Dish Lays Off 500, Resolves 2-Month Hearst TV Blackout

Besieged Dish Network finally resolved a carriage renewal standoff with Hearst Television that had left Dish customers in 27 markets without 37 local affiliates since September 8 — only to also announce that it has laid off 500 more employees.

“Like most businesses, we continually evaluate and make adjustments to ensure we’re set up for long-term success,” Dish said in a statement about the layoffs, which will affect employees in its headquarters state of Colorado. “We made the difficult decision to part ways with some team members due to changing business demands on some teams.”

Reports of smaller numbers of layoffs at the company have surfaced multiple times during 2023, but without public statements by Dish.

The multi-year distribution deal restored Hearst TV station access for Dish customers as of November 10.



Dish had asserted that Hearst was demanding tens of millions in rate increases while “devaluing its product by making programming available elsewhere, even as viewership declines.” Hearst claimed that Dish had been paying below-market rates for retransmission rights to its local stations.

Dish Network’s shares dropped 37% last week following its Q3 earnings report, bringing the value of its stock down by about 75% year-to-date.

In a note to investors, MoffettNathanson characterized the earnings report as "shockingly bad." Dish "has no money,” the analyst firm wrote. “They have more spectrum than they know what to do with. Among their many problems – their Boost prepaid business is floundering; their Boost postpaid launch is stillborn; their satellite TV business is in free fall; their streaming video service is imploding; free cash flow is already negative and is falling fast – there is no one, and we mean no one, who thinks that more low-band spectrum is the answer. To ANY question.”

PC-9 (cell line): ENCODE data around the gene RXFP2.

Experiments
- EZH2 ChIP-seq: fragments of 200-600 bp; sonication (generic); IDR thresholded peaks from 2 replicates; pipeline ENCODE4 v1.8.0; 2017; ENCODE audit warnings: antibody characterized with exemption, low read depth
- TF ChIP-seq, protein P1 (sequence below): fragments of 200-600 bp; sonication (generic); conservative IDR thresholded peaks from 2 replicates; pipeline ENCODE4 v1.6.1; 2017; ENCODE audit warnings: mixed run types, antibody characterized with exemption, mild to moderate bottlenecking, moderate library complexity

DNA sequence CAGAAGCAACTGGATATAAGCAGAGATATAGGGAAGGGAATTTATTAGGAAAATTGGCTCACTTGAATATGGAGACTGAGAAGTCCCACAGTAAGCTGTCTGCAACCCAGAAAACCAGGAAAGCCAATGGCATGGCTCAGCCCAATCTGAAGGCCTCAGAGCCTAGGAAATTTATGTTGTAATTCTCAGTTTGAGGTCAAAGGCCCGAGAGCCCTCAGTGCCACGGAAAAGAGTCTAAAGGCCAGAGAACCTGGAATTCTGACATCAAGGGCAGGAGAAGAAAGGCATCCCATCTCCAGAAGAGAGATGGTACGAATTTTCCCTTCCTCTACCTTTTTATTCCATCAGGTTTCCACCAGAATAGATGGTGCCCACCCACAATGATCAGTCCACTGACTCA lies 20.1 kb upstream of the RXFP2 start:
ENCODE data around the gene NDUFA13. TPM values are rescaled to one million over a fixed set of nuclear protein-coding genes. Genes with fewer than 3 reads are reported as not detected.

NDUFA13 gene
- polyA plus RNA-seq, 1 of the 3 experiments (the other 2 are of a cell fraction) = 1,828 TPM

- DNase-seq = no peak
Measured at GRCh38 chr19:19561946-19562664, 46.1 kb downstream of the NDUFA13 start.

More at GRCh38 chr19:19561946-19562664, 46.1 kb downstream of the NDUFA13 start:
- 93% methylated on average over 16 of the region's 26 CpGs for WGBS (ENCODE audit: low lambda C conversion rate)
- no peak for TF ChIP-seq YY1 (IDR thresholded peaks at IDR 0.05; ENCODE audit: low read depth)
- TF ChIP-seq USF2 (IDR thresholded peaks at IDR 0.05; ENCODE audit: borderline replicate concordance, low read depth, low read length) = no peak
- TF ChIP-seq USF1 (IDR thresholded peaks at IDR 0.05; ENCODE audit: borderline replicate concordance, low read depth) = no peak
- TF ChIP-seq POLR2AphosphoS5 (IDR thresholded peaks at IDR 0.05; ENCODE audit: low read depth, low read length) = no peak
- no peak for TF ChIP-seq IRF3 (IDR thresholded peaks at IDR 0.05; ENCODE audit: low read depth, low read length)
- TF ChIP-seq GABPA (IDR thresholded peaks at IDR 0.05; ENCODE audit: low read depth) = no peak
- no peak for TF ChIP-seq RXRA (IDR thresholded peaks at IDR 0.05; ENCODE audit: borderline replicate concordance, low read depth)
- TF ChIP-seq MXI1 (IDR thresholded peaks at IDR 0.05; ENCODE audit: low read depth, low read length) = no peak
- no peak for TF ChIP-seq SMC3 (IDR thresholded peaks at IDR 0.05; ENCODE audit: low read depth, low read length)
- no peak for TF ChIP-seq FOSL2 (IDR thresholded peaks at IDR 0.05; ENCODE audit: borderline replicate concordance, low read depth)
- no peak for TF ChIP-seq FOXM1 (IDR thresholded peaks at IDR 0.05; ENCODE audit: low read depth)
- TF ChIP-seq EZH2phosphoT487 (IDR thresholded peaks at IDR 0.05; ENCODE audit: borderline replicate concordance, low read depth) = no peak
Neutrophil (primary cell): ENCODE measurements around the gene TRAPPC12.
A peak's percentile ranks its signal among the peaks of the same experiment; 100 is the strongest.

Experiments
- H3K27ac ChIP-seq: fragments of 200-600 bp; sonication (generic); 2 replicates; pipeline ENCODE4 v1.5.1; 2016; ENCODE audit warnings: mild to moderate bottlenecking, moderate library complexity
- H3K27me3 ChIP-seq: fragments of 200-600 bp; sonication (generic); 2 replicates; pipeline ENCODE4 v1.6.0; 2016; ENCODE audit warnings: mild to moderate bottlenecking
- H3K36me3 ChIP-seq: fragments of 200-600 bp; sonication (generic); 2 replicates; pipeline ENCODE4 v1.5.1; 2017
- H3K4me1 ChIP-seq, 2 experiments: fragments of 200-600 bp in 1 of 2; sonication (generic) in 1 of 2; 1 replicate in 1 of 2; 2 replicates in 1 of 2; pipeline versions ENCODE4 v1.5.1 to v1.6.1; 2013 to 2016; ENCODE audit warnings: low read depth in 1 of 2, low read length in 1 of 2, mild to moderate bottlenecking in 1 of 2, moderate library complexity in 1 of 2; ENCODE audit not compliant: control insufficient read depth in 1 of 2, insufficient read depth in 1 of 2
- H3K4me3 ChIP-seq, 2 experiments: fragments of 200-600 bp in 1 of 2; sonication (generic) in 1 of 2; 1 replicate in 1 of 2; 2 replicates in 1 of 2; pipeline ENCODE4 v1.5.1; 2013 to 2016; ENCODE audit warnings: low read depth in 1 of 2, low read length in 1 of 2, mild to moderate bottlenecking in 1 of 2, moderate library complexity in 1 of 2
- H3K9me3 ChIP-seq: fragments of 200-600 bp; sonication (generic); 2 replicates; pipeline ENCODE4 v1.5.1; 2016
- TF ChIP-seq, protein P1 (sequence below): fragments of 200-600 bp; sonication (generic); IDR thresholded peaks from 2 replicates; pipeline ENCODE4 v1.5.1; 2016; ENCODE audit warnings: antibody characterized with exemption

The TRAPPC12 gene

Dish reported a loss per share of 26 cents, instead of analysts’ expectation of an 11 cent-per-share profit. Q3 saw $3.7 billion in total revenue and a net loss of $139 million, compared to revenue of $4.1 billion and net income of $412 million in Q3 2022.

Net pay-TV subscribers dropped by 64,000 in the quarter, compared to a net increase of 30,000 in the year-ago quarter and a loss of 294,000 in this year’s second quarter. Dish TV lost 181,000 subscribers for a total of 8.84 million in Q3, versus losing 184,000 in the year-ago quarter.

Sling TV gained 117,000, for a total of 2.12 million, versus gaining 214,000 in the year-ago quarter.

Concurrent with the earnings results, Dish, which had originally said that president/CEO Erik Carlson would leave after its merger with EchoStar was completed by year’s end, announced that Carlson would leave Nov. 12, although stating that the departure did not reflect any disagreement with the board.

EchoStar CEO Hamid Akhavan added the top positions at Dish Network as of Nov. 13.

1 comment about "Dish Lays Off 500, Resolves 2-Month Hearst TV Blackout".
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  1. Ben B from Retired, November 13, 2023 at 7:57 p.m.

    Dish is the worse when it comes to getting deals done with local TV stations and national they even fought GSN I think last year only lasted a month. I had a feeling they get a deal done with Heast I think Dish & DirecTV/AT&T still have to get a deal done with Mission been dark for a year.  

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